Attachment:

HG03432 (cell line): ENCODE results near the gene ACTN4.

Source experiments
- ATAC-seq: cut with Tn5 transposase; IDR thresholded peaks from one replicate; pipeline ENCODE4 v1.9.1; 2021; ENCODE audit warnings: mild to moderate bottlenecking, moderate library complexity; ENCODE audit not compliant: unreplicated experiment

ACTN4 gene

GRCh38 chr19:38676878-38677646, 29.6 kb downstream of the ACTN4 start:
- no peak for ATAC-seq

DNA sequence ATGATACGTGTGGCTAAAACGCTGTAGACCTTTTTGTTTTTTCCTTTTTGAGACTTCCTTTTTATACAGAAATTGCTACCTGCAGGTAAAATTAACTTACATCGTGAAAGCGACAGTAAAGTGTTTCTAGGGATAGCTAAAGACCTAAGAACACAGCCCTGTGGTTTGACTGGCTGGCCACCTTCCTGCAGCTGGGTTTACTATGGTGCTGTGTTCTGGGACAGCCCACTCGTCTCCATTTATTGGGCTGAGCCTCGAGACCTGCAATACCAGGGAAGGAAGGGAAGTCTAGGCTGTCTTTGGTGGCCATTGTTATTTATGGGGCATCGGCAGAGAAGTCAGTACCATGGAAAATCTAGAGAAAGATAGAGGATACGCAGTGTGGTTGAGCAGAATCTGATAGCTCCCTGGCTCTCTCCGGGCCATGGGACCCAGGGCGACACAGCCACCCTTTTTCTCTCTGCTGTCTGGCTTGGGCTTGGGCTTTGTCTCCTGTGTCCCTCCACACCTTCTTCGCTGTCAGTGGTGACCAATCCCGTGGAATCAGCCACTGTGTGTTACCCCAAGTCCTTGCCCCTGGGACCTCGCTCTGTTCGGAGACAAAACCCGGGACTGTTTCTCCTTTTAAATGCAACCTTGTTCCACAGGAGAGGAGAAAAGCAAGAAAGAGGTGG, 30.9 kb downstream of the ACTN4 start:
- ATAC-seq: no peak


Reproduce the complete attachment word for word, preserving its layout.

HG03432 (cell line): ENCODE results near the gene ACTN4.

Source experiments
- ATAC-seq: cut with Tn5 transposase; IDR thresholded peaks from one replicate; pipeline ENCODE4 v1.9.1; 2021; ENCODE audit warnings: mild to moderate bottlenecking, moderate library complexity; ENCODE audit not compliant: unreplicated experiment

ACTN4 gene

GRCh38 chr19:38676878-38677646, 29.6 kb downstream of the ACTN4 start:
- no peak for ATAC-seq

DNA sequence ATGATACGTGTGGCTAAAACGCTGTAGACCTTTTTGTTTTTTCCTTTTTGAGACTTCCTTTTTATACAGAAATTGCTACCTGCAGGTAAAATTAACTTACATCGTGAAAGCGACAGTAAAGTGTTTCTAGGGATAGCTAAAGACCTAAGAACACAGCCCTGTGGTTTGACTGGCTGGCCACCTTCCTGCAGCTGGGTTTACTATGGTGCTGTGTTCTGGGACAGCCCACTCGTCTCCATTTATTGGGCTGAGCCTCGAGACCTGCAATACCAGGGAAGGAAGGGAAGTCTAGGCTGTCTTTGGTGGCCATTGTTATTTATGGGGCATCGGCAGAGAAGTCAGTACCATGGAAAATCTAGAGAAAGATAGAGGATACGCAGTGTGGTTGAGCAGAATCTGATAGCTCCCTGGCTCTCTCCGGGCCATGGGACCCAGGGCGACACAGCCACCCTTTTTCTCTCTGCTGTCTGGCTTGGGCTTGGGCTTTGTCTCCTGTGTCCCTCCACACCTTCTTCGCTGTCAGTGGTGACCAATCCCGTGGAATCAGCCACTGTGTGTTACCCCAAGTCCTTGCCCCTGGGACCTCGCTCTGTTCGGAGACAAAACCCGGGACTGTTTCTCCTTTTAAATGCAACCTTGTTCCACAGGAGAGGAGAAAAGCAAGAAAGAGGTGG, 30.9 kb downstream of the ACTN4 start:
- ATAC-seq: no peak